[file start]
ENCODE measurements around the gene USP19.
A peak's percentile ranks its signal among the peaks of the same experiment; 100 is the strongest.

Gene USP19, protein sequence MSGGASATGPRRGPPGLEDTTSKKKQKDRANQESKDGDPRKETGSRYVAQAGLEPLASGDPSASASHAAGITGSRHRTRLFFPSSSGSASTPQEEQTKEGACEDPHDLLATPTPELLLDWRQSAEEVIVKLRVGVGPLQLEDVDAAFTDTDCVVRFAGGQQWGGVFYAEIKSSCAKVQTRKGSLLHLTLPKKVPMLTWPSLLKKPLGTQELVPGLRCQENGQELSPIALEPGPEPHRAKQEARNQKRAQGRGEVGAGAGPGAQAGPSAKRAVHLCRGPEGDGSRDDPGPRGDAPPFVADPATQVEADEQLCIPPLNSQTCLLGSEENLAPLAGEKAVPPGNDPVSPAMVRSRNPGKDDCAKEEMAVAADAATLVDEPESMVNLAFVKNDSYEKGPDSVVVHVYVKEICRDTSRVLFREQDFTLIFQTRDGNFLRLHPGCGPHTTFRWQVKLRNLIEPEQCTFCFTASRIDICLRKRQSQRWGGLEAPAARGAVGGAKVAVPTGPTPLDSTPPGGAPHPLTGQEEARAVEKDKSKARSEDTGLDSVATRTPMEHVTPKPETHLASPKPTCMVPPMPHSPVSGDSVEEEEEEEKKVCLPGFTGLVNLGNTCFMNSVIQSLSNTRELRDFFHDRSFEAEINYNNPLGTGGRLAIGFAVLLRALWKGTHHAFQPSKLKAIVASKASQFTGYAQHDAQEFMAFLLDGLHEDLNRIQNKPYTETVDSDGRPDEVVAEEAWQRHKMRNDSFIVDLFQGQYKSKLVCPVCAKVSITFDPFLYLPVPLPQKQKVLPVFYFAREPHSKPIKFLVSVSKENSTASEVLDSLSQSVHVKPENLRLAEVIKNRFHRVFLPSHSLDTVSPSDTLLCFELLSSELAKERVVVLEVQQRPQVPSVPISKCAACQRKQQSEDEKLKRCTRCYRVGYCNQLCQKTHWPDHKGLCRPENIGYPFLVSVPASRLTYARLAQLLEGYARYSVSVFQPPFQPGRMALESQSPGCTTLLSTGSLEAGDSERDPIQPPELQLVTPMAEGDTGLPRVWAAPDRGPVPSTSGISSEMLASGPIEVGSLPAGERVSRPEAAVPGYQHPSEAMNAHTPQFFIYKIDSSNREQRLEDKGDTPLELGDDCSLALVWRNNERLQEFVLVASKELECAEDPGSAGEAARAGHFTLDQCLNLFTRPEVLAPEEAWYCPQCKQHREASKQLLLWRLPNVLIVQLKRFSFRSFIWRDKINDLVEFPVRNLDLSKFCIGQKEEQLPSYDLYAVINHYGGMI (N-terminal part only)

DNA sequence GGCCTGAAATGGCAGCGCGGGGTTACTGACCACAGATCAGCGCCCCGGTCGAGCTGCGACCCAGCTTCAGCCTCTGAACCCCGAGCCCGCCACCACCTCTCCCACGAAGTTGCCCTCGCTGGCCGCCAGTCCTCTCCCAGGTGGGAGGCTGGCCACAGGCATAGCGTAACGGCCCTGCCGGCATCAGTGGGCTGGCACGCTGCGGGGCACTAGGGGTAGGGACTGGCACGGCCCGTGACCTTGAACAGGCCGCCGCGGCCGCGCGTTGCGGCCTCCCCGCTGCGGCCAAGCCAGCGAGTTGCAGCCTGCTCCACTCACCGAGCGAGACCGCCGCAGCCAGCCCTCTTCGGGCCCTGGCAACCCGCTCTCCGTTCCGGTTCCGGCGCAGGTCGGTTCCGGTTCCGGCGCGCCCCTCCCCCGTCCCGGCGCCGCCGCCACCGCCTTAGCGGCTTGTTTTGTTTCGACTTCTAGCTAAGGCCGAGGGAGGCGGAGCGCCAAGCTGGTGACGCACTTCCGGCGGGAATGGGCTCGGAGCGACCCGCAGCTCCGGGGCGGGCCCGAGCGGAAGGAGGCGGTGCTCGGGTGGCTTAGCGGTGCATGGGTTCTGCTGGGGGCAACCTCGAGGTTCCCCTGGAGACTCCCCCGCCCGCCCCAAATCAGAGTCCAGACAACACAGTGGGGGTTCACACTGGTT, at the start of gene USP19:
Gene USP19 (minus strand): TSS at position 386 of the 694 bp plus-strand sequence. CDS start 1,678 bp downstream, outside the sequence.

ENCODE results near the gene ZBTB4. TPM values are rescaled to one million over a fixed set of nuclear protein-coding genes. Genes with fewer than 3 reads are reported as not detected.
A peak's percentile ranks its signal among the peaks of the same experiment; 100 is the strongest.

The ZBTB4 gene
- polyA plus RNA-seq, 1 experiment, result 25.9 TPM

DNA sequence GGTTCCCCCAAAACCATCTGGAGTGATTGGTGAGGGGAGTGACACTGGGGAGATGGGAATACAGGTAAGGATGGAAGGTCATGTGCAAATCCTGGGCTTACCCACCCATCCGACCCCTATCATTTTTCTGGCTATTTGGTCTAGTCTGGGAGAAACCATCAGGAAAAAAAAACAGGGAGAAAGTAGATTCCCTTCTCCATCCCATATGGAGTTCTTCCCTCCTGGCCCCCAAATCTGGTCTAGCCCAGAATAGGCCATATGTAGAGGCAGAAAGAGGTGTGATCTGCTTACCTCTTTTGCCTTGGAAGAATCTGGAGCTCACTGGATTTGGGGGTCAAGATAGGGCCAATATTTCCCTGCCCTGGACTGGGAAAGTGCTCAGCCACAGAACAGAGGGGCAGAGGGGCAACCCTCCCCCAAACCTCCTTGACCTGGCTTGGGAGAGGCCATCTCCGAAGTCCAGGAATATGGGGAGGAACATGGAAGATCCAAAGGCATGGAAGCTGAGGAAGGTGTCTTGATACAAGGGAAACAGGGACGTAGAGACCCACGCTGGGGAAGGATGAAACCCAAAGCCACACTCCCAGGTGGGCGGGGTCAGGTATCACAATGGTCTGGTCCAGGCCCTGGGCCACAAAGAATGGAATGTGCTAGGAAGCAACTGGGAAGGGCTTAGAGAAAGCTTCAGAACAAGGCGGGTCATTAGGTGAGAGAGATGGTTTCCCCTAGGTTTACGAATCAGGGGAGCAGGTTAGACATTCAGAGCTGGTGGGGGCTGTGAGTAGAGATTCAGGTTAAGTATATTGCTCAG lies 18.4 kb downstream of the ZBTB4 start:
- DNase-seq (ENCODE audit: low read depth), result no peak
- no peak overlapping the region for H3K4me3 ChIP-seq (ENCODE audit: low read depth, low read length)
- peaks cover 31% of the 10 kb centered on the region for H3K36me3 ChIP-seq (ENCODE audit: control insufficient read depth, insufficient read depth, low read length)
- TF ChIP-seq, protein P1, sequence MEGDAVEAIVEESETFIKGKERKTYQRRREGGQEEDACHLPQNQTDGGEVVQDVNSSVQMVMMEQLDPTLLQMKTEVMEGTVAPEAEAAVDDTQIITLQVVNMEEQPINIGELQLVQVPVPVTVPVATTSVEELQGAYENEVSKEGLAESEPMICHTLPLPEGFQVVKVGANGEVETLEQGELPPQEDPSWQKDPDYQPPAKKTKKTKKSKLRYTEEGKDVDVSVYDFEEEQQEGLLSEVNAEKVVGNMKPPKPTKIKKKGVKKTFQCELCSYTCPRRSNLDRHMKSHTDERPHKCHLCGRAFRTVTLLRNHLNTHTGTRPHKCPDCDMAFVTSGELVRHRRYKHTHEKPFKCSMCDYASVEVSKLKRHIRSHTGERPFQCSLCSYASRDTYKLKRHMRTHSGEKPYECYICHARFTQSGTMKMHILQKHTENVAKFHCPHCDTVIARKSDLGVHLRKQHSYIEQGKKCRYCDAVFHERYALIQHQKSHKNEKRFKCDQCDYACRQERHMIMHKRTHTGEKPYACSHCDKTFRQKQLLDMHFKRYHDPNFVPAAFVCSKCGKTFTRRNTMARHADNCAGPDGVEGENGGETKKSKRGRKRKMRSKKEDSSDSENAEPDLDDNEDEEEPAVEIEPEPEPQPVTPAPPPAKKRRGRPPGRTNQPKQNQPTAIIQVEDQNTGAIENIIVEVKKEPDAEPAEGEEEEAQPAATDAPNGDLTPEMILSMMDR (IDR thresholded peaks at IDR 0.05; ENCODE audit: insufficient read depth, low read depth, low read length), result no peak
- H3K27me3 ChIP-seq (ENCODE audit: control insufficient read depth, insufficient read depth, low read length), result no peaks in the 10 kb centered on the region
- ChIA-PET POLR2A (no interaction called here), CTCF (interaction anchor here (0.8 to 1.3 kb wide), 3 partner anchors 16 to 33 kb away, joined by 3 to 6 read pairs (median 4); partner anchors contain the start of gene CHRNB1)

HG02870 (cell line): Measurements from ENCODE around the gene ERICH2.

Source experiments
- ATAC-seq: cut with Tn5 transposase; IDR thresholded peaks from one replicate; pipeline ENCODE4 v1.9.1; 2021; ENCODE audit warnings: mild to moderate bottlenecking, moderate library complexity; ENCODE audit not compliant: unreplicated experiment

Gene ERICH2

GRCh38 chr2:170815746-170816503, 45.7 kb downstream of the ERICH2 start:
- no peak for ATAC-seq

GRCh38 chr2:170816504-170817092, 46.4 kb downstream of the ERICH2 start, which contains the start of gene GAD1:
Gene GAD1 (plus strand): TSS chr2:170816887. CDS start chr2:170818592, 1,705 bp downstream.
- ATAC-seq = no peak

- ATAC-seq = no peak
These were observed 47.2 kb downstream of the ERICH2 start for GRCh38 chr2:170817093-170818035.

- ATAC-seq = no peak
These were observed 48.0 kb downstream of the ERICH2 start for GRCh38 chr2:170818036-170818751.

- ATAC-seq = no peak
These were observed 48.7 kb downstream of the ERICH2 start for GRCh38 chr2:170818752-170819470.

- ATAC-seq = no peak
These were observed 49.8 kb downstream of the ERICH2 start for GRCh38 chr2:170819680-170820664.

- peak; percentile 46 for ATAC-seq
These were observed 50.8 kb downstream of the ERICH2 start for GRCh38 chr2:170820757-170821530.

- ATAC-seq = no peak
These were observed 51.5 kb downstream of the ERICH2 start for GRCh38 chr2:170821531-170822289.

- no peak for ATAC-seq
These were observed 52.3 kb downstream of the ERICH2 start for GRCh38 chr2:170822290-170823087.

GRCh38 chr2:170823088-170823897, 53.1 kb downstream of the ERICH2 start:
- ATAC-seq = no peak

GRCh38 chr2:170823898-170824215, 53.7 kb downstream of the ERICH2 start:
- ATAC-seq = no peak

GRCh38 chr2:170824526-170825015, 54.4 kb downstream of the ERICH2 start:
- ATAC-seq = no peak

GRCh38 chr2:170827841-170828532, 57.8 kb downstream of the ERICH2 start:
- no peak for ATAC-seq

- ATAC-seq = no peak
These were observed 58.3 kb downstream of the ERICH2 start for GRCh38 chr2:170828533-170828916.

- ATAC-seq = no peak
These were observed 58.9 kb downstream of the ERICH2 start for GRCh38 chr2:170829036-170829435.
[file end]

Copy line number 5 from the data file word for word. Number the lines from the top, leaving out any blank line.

Gene USP19 (minus strand): TSS at position 386 of the 694 bp plus-strand sequence. CDS start 1,678 bp downstream, outside the sequence.